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Victorian Valentines

Published in the illustrated newspaper Harper’s Weekly on February 22, 1868, Winslow Homer’s “St. Valentine’s Day - The Old Story in All Lands” equates the modern practice of sending and receiving valentines with the myth of eternal love. The illustration is a compilation of lovers throughout time and space, from ancient Rome to Meiji Japan, falsely suggesting that Valentine’s Day is a celebration of romantic love that has always existed. As this exhibition shows, the practice of exchanging valentines on February 14th was a distinctly modern tradition, first popularized in the United States in the 1840s.

Following practices previously developed in England, lovers, friends, and family members bought or made fanciful valentines decorated elaborately with paper lace, colorful printed materials, ribbons, hair, and scraps. Manufacturers of valentines, such as Esther Howland and George C. Whitney, played a crucial role in establishing Valentine’s Day as an American holiday. These same manufacturers often sold valentine writers, collections of short poems and affectionate messages meant to be copied verbatim, to aid the less poetically-inclined in wooing their beloved. Along with valentines themselves, these writers shaped the way Americans both expressed and experienced affection for one another.

Valentines were often sent anonymously, and a large part of the pleasure of receiving a valentine lay in identifying who sent it, discovering hidden images, solving a riddle, or decoding a message written in the language of flowers. Whether sent through the mail or handed directly to the recipient, valentines sought to dissolve the boundaries of time and place, in the pursuit of romantic love, friendship, or familial affection. They formed a powerful communication medium that impacted, and continues to impact, the human heart through their multisensory appeal.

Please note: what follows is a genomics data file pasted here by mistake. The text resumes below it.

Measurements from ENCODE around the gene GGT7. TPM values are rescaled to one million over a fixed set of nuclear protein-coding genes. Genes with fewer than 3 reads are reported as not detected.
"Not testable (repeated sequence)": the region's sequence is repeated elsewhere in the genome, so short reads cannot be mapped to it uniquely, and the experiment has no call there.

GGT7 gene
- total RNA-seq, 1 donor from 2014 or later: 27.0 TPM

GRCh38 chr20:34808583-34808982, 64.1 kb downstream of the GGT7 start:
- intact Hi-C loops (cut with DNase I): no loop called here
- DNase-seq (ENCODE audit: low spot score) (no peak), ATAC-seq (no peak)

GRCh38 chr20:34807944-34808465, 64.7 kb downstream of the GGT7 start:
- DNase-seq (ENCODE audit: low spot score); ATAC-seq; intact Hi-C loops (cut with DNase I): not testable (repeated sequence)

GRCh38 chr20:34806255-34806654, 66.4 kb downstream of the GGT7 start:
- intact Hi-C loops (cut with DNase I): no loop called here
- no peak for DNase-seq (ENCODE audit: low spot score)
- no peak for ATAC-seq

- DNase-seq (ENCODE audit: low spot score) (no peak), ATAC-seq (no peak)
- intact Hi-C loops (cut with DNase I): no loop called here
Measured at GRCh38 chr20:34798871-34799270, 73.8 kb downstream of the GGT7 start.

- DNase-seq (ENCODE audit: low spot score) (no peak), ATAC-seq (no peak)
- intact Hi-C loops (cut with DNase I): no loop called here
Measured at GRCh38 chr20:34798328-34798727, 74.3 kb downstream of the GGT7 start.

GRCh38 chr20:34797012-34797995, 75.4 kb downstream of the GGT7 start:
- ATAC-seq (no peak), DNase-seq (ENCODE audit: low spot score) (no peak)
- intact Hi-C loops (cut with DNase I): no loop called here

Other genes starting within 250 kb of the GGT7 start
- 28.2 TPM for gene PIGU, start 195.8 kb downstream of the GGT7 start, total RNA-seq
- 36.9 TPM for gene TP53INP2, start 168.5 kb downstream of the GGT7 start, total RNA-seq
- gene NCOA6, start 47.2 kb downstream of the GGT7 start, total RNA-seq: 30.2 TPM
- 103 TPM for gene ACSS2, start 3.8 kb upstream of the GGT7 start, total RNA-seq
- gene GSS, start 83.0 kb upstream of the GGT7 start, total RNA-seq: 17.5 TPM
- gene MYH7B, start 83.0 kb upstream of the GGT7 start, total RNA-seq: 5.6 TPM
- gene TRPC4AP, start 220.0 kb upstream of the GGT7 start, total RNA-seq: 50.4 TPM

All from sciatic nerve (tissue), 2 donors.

Vinegar valentines, also known as comic valentines, had another purpose altogether: sent anonymously through the mail, these crudely designed cards were created for the purpose of mocking or shaming their recipient. They highlight how the celebration of Valentine’s Day reinforced dominant social norms through the collective performance of both love and hate.

This exhibition focuses on the traditions and myths of Valentine's Day by examining handmade and commercially produced love tokens from the nineteenth and early twentieth centuries, held at the American Antiquarian Society. From the intimate appeal of reading a beloved’s handwriting to the sheer delight of quickly sending and receiving anonymous messages through the mail, the celebration of what was originally a minor saint’s day connected lovers, friends, and enemies both close and far. The manner in which Homer’s central female figure lovingly grasps her valentine demonstrates the emotional bond that led first the original recipients, and then collectors, to preserve these fragile and generally inexpensive artifacts throughout the centuries.

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